The retailer made a£2 million annual saving by closing the final salary pension scheme to its 1,800 members last year. This meant Swann secured a maximum bonus payout of£2.45 million.
If the scheme had not closed, WHSmith would have missed the profit target under Swann’s three-year management investment plan, set up in 2004.
According to The Daily Telegraph, WHSmith confirmed Swann’s bonus would have been£120,000 lower had the pension scheme been left open.
Unite national officer Ann Field said: “She’s one of a long list of company directors who have made their money on the backs of others. She’s brought it to a new low, though, earning a bonus by destroying other people’s pensions.”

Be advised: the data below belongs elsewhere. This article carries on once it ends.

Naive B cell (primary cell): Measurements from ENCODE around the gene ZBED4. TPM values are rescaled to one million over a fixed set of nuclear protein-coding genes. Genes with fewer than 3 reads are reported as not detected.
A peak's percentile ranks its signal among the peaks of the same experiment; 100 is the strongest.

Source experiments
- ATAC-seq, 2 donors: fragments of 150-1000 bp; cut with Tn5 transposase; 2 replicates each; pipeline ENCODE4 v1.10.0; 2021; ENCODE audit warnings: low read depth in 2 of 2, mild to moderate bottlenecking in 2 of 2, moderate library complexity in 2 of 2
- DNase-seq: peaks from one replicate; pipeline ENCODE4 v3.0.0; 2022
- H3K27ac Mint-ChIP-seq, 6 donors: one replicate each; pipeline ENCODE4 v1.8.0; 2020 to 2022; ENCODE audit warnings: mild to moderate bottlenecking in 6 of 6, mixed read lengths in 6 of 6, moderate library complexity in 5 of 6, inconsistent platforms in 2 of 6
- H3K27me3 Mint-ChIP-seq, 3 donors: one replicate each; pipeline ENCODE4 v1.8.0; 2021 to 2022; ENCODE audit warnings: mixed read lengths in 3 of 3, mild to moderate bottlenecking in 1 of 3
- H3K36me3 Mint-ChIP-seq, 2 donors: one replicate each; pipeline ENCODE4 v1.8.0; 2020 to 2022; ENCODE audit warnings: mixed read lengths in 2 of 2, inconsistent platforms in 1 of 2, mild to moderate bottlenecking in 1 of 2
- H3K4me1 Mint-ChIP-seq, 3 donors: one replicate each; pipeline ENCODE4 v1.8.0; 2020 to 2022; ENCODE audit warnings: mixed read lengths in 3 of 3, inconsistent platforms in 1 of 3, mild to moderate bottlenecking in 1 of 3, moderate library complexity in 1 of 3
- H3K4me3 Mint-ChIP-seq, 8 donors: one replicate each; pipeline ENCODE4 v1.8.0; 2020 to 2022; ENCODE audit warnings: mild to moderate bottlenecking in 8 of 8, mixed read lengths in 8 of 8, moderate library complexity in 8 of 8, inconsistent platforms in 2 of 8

In Swann’s five years at the helm, she has aggressively cut costs amid falling sales to improve profitability. A WHSmith spokesman said the pension scheme closure “was not a cost-saving exercise. It was to manage the risk in the scheme and protect its long-term future”.
WHSmith said it paid£282 million into the scheme over the past four years to remove the£250 million pension deficit. It is committed to a further£10 million of annual funding for the next four years. However, Unite said the retailer had previously taken a “12-year pension holiday”.